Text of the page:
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Patina: Sony PCM-D1

Audio Technical

Let’s get it out of the way. The Sony PCM-D1 is expensive and discontinued. So why are we writing about it? Allow us to explain in this edition of Patina.

Justifying the idea spending two large on a discontinued hand-held audio recorder — especially in the recent proliferation of budget-recorders and smart phone apps — can seem downright crazy. But the Sony PCM-D1 is one serious piece of gear, engineered by serious people for serious reasons. Everyone from professional recorders, to musicians, to dedicated concert bootleggers have come to appreciate the D1’s industrial build quality, intuitive layout, and most importantly, impressive results. X-Y pattern condenser mics, large (and gorgeous) analog VU meters for at-a-glance metering, the D1 could record up to 24-bit audio files on its internal flash memory or memory stick and transfer via USB to any device. Constructed of scratch-proof pressed titanium, the D1 is bluntly robust — a brick of a device — and an all-in-one solution for capturing stunning stereo, anywhere.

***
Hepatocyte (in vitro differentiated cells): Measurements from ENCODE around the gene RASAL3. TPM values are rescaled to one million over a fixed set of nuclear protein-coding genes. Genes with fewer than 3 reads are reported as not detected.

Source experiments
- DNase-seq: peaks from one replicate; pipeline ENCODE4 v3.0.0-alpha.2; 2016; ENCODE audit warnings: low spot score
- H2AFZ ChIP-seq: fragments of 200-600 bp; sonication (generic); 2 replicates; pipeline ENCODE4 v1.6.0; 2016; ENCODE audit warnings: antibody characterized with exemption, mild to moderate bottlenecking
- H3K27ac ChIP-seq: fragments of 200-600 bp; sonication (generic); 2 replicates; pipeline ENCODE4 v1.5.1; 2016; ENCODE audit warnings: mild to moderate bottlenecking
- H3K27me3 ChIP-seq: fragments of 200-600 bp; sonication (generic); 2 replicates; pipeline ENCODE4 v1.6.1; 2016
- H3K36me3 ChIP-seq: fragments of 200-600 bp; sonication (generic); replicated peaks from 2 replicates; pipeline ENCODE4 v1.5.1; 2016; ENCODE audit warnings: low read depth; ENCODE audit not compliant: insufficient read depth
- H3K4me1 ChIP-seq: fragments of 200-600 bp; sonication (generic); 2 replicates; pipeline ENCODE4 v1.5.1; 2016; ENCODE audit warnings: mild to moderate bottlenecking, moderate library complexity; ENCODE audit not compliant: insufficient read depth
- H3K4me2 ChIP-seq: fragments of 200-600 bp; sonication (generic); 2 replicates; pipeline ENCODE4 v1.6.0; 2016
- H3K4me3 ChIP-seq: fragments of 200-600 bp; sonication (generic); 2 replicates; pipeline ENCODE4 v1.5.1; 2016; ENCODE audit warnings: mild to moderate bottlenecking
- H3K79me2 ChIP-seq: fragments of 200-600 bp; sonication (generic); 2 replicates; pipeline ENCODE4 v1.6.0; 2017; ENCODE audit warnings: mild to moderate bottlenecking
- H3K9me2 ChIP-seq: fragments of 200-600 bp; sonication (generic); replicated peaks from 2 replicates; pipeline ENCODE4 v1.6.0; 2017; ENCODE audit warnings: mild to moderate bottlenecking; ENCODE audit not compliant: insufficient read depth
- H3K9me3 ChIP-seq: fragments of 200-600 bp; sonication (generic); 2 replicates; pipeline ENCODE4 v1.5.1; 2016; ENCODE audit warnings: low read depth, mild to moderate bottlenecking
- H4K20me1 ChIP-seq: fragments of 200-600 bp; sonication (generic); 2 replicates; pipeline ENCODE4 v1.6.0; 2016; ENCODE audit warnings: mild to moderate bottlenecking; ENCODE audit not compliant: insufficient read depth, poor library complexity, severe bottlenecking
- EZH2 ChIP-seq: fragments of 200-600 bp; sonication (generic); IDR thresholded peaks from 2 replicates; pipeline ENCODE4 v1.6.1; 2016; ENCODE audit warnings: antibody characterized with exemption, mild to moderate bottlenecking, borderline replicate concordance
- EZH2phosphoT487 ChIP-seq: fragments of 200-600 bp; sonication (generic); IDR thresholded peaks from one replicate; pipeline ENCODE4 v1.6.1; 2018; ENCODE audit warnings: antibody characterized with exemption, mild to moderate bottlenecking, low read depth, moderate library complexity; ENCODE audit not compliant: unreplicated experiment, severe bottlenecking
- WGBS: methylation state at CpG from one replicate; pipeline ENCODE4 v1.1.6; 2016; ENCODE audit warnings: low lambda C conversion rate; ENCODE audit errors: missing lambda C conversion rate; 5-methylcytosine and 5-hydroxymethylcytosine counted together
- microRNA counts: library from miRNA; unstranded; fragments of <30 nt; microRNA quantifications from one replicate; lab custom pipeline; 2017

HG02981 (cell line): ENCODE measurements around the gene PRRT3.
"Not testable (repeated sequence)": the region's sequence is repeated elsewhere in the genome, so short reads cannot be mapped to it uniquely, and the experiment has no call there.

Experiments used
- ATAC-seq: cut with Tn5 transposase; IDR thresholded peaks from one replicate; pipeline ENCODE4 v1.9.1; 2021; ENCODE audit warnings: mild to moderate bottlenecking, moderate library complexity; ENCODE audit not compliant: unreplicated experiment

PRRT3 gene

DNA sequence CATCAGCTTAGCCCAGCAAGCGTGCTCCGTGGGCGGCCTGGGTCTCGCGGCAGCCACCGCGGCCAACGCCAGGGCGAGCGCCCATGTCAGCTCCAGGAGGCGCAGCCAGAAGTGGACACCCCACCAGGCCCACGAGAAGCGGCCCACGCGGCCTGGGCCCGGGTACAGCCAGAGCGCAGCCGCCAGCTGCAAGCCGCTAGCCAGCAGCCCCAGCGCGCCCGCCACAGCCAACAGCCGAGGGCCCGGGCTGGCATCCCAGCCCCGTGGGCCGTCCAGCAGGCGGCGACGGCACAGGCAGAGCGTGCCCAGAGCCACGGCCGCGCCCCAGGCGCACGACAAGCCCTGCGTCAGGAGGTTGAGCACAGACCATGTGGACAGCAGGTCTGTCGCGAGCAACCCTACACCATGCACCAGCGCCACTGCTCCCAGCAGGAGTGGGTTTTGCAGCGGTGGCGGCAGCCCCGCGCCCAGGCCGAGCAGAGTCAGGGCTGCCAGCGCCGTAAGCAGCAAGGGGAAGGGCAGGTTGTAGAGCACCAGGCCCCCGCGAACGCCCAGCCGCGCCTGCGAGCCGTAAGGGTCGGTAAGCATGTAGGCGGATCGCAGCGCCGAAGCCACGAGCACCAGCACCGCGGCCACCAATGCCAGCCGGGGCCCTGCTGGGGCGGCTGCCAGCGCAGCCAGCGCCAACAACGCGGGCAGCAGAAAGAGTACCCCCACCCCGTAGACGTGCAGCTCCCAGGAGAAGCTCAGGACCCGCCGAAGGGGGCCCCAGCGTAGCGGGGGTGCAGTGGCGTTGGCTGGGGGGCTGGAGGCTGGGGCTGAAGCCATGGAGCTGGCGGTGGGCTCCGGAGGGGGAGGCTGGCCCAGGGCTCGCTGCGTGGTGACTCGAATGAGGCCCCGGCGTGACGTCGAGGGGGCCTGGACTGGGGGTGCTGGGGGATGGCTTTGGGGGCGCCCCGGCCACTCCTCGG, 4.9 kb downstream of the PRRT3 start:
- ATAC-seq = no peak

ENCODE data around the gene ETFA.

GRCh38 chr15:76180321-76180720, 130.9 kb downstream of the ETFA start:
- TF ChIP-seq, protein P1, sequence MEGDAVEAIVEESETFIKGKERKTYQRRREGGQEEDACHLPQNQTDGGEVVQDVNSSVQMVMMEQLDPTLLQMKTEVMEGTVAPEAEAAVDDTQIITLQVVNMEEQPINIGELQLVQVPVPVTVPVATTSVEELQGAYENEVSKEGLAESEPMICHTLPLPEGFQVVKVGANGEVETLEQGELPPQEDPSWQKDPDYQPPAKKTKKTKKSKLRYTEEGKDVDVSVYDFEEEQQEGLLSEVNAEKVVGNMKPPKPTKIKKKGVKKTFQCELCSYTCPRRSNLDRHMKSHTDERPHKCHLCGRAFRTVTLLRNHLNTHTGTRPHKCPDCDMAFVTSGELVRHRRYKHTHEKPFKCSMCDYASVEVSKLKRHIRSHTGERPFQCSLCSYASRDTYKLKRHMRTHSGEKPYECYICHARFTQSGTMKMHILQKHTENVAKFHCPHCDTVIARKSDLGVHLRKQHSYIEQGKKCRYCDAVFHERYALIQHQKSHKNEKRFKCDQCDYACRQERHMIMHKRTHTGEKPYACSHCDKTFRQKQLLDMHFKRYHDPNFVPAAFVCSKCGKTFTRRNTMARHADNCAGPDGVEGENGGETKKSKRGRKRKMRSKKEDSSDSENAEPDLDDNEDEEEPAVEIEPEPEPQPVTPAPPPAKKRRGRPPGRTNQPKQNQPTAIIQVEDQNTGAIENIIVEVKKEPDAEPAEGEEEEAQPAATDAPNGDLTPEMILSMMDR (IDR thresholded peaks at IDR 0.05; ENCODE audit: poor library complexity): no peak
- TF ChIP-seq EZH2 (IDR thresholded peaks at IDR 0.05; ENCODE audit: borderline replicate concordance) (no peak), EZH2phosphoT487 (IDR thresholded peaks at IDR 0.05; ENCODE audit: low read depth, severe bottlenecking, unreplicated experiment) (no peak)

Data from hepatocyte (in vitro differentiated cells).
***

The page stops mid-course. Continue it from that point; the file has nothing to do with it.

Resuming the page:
A descendent of Sony’s “Densuke” series, which helped give birth to the live-recording craze of the 70’s, the PCM-D1 is the creation of Hiroki Oka and Junichi Nagahara, who conceived the D1’s design. Today, the PCM-D1 has been universally regarded as one of the finest portable field recording devices created. But more than that, it’s a hallmark of Sony’s golden era of over-engineering. Despite its price, it can compete with today’s multi-component systems costing thousands more. None of which look half as great as the D1 — particularly in our guest photographer Jonas Elmqvist’s carry shown here. But hurry, if you’re looking to brandish a D1 on your next sonic adventure it’s worth noting that stock is quickly dwindling.

Buy Now: $1,999

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